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CYBER WARFARE AND HOMELAND SECURITY UPDATE

01 Oct 12. Manchester cloud hosting firm UKFast has launched a spin-off company to respond to growing demand from businesses for cyber security services. Secarma operates as a standalone company specialising in IT security and disaster recovery services including forensic, ethical testing and crisis management. Secarma’s technical team boasts more than 20 years of experience in the security industry and the company is pro-actively recruiting for additional technical and operational staff to bolster the already impressive team before the end of the year. UKFast’s award-winning R&D team is already working on a new product that it set to revolutionise the industry with its launch in the new year.

25 Sep 12. The new head of the Air Force said he “isn’t exactly sure” what the Air Force is doing in cyberwarfare, and he will wait to invest in cybersecurity until the service can better understand cyber in general to improve its communication with the other services and itself. “I’m going to be going a little slow on the operational side of cyber until we know what we’re doing,” Chief of Staff Gen. Mark Welsh III said Sept. 18 at the Air Force Association’s Air and Space Conference. Maj. Gen. Earl Matthews, the director of cyberspace operations in the Office of Information Dominance, said the Air Force’s four-star generals will meet next month to discuss cyberspace issues and hold an “immersion day” with the National Security Agency to better understand what is happening in the cyber realm. (Source: Defense News/C4ISR Journal)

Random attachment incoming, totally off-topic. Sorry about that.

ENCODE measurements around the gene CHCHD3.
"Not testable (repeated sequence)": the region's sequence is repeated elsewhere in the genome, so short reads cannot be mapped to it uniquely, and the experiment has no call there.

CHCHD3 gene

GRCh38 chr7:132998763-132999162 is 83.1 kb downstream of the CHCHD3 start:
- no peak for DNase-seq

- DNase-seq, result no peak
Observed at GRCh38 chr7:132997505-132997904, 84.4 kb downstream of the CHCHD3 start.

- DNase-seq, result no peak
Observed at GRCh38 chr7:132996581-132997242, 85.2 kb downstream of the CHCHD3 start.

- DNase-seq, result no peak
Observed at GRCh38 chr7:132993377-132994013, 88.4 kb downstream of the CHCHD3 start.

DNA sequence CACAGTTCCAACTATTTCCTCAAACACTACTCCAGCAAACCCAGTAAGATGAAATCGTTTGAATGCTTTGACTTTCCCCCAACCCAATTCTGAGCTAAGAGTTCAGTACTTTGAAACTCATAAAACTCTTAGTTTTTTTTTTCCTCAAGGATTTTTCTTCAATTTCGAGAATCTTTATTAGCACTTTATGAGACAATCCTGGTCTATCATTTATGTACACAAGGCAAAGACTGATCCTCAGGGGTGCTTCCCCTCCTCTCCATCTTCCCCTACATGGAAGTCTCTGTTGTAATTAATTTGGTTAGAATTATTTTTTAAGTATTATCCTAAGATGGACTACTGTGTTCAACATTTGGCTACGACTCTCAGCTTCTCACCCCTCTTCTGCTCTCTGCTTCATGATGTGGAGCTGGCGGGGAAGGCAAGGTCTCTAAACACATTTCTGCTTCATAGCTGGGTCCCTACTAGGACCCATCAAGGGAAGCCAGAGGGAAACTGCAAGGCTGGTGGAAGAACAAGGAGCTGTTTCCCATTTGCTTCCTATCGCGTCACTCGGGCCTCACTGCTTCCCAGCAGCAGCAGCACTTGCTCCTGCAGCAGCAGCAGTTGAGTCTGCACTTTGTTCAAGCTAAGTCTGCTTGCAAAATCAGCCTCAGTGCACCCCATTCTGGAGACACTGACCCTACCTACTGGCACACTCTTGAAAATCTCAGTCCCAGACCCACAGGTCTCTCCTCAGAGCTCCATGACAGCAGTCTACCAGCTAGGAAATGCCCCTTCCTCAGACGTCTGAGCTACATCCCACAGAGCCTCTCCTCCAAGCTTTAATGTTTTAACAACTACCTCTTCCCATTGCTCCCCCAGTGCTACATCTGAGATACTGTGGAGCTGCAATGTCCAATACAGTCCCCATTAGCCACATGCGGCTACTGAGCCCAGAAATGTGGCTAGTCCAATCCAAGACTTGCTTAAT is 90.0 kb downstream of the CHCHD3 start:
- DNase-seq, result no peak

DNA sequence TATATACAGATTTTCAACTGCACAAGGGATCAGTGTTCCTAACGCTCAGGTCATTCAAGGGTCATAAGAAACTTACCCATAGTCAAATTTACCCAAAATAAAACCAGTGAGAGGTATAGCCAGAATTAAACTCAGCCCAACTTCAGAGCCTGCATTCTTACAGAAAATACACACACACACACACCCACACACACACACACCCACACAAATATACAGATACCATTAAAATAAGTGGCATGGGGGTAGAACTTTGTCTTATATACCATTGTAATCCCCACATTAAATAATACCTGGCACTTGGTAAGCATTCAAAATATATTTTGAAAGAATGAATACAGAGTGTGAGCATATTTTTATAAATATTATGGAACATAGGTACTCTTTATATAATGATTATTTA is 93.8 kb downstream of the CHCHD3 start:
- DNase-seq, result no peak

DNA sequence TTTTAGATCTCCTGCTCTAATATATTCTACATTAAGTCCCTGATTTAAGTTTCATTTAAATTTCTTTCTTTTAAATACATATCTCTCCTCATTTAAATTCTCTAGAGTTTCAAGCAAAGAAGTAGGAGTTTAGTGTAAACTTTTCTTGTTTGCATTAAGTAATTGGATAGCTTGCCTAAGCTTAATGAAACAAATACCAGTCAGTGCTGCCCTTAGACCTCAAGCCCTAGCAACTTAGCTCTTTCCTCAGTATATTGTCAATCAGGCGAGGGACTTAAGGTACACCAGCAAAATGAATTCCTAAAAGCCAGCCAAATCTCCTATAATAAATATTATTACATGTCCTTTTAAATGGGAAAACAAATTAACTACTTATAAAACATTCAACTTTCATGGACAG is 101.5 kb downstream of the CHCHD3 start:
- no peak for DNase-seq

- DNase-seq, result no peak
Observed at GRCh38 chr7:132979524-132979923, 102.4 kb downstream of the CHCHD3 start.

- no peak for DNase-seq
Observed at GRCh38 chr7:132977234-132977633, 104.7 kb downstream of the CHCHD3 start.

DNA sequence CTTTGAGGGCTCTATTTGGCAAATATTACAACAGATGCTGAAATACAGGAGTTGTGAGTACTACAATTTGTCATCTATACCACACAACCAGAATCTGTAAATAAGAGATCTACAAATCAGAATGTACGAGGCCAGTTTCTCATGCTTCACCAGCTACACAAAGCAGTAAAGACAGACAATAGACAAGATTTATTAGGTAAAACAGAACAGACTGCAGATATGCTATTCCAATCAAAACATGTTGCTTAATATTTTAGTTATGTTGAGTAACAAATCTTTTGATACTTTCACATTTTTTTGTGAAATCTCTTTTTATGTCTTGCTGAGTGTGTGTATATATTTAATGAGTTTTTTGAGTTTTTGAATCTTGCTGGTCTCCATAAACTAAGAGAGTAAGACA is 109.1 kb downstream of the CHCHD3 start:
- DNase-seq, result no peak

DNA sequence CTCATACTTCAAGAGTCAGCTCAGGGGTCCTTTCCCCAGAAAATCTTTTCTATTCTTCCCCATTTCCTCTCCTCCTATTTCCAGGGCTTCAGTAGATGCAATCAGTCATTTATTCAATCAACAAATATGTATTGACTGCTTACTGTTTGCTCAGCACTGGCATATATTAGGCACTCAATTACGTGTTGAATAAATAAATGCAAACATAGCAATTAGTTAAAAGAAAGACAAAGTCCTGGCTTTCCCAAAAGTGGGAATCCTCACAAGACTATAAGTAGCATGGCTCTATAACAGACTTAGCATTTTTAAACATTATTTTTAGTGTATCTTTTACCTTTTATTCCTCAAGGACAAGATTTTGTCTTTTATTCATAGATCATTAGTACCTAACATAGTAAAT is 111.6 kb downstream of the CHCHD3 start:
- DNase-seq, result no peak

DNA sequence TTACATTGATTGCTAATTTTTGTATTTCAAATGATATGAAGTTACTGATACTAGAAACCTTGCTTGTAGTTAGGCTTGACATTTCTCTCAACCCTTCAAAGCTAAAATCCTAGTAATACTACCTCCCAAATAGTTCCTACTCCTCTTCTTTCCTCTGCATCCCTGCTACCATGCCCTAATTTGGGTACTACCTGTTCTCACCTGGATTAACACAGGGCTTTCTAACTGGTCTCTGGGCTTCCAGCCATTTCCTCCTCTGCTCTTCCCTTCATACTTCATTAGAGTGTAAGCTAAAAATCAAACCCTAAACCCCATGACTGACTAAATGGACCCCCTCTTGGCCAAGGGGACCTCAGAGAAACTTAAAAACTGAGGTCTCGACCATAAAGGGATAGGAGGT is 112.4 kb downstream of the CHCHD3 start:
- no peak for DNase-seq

27 Sep 12. Uncontrolled security threats on the Internet could return much of the planet to an era without electricity or automated transportation, top U.S. and Russian experts said on Thursday. Former National Security Agency Director Michael Hayden warned that the United States had yet to resolve basic questions about how to police the Internet, let alone how to defend critical infrastructure such as electric generation plants. And if recently discovered and government-sponsored intrusion software proliferates in the same way that viruses have in the past, “somewhere in 2020, maybe 2040, we’ll get back to a romantic time – no power, no cars, no trains,” said Eugene Kaspersky, chief executive officer of Moscow-based Kaspersky Lab, the largest privately held security vendor. The back-to-back presentations at a Washington conference painted the starkest picture to date about the severity of the cybersecurity problem. The past two years have seen an escalation of such warnings, especially about what U.S. officials have termed an unprecedented theft of trade secrets and. more lately, mounting threats to infrastructure. At the same time, Congress failed last month to pass legislation aimed at protecting vital facilities, which Hayden bemoaned, and Kaspersky earlier this year detected extremely sophisticated surveillance programs that infiltrated personal computers and energy facilities in the Middle East. If previous viruses were like bicycles, Kaspersky said, then the Stuxnet worm that damaged uranium enrichment centrifuges at the Natanz plant in Iran two years ago would be a plane, and the latest programs, dubbed Flame and Gauss, would be “space shuttles.” Researchers are still dissecting those heavily encrypted viruses. Kaspersky and others say they are related to Stuxnet, which officials have privately admitted was designed by U.S. and Israel intelligence forces. But Kaspersky said Stuxnet, Flame and Gauss would become templates. Although Stuxnet infected thousands of machines in friendly nations, it was written by cautious “professionals” who minimized collateral damage, Kaspersky said at the Billington Cybersecurity Summit at the National Press Club. The knock-off versions by others will be much less discriminating, he added. To show how quickly computer attacks can proliferate, Kaspersky said an electronic assault that disabled thousands of computers at Saudi Arabia’s Aramco in mid-August had followed

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